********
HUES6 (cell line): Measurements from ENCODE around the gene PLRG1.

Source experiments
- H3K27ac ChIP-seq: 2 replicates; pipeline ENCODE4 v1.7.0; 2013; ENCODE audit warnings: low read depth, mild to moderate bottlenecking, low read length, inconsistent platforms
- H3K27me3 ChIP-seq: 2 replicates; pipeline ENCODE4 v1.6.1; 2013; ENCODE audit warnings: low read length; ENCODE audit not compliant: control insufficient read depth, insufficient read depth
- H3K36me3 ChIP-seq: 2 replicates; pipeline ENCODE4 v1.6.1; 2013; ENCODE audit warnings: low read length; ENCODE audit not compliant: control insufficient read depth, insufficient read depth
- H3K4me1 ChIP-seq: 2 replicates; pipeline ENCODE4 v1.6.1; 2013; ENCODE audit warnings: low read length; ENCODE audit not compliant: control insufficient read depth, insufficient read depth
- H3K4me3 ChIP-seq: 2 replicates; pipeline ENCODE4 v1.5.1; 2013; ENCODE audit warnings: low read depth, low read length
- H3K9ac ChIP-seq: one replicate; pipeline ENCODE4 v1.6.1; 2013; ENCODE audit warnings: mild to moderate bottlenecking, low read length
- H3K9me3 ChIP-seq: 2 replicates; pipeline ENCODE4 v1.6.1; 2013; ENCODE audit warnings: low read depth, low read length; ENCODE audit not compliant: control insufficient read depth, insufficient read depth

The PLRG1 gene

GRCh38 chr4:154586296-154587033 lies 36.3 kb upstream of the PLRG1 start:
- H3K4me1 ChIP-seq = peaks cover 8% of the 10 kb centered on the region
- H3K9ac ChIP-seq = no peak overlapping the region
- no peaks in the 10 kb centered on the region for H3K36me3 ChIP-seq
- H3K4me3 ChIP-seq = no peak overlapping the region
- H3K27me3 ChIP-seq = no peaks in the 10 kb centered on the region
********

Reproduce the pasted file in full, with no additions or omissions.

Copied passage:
HUES6 (cell line): Measurements from ENCODE around the gene PLRG1.

Source experiments
- H3K27ac ChIP-seq: 2 replicates; pipeline ENCODE4 v1.7.0; 2013; ENCODE audit warnings: low read depth, mild to moderate bottlenecking, low read length, inconsistent platforms
- H3K27me3 ChIP-seq: 2 replicates; pipeline ENCODE4 v1.6.1; 2013; ENCODE audit warnings: low read length; ENCODE audit not compliant: control insufficient read depth, insufficient read depth
- H3K36me3 ChIP-seq: 2 replicates; pipeline ENCODE4 v1.6.1; 2013; ENCODE audit warnings: low read length; ENCODE audit not compliant: control insufficient read depth, insufficient read depth
- H3K4me1 ChIP-seq: 2 replicates; pipeline ENCODE4 v1.6.1; 2013; ENCODE audit warnings: low read length; ENCODE audit not compliant: control insufficient read depth, insufficient read depth
- H3K4me3 ChIP-seq: 2 replicates; pipeline ENCODE4 v1.5.1; 2013; ENCODE audit warnings: low read depth, low read length
- H3K9ac ChIP-seq: one replicate; pipeline ENCODE4 v1.6.1; 2013; ENCODE audit warnings: mild to moderate bottlenecking, low read length
- H3K9me3 ChIP-seq: 2 replicates; pipeline ENCODE4 v1.6.1; 2013; ENCODE audit warnings: low read depth, low read length; ENCODE audit not compliant: control insufficient read depth, insufficient read depth

The PLRG1 gene

GRCh38 chr4:154586296-154587033 lies 36.3 kb upstream of the PLRG1 start:
- H3K4me1 ChIP-seq = peaks cover 8% of the 10 kb centered on the region
- H3K9ac ChIP-seq = no peak overlapping the region
- no peaks in the 10 kb centered on the region for H3K36me3 ChIP-seq
- H3K4me3 ChIP-seq = no peak overlapping the region
- H3K27me3 ChIP-seq = no peaks in the 10 kb centered on the region